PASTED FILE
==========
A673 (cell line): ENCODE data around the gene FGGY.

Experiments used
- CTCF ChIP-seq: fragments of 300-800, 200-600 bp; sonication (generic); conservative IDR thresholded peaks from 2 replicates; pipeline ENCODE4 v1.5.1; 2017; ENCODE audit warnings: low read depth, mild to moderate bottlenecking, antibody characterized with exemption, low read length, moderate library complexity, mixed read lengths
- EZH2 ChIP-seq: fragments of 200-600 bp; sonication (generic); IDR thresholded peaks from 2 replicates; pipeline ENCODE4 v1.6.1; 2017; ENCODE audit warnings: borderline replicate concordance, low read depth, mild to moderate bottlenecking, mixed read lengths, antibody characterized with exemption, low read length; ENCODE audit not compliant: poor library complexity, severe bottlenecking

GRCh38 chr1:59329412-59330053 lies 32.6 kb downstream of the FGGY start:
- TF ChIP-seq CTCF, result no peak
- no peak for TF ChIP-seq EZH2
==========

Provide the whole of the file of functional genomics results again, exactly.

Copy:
A673 (cell line): ENCODE data around the gene FGGY.

Experiments used
- CTCF ChIP-seq: fragments of 300-800, 200-600 bp; sonication (generic); conservative IDR thresholded peaks from 2 replicates; pipeline ENCODE4 v1.5.1; 2017; ENCODE audit warnings: low read depth, mild to moderate bottlenecking, antibody characterized with exemption, low read length, moderate library complexity, mixed read lengths
- EZH2 ChIP-seq: fragments of 200-600 bp; sonication (generic); IDR thresholded peaks from 2 replicates; pipeline ENCODE4 v1.6.1; 2017; ENCODE audit warnings: borderline replicate concordance, low read depth, mild to moderate bottlenecking, mixed read lengths, antibody characterized with exemption, low read length; ENCODE audit not compliant: poor library complexity, severe bottlenecking

GRCh38 chr1:59329412-59330053 lies 32.6 kb downstream of the FGGY start:
- TF ChIP-seq CTCF, result no peak
- no peak for TF ChIP-seq EZH2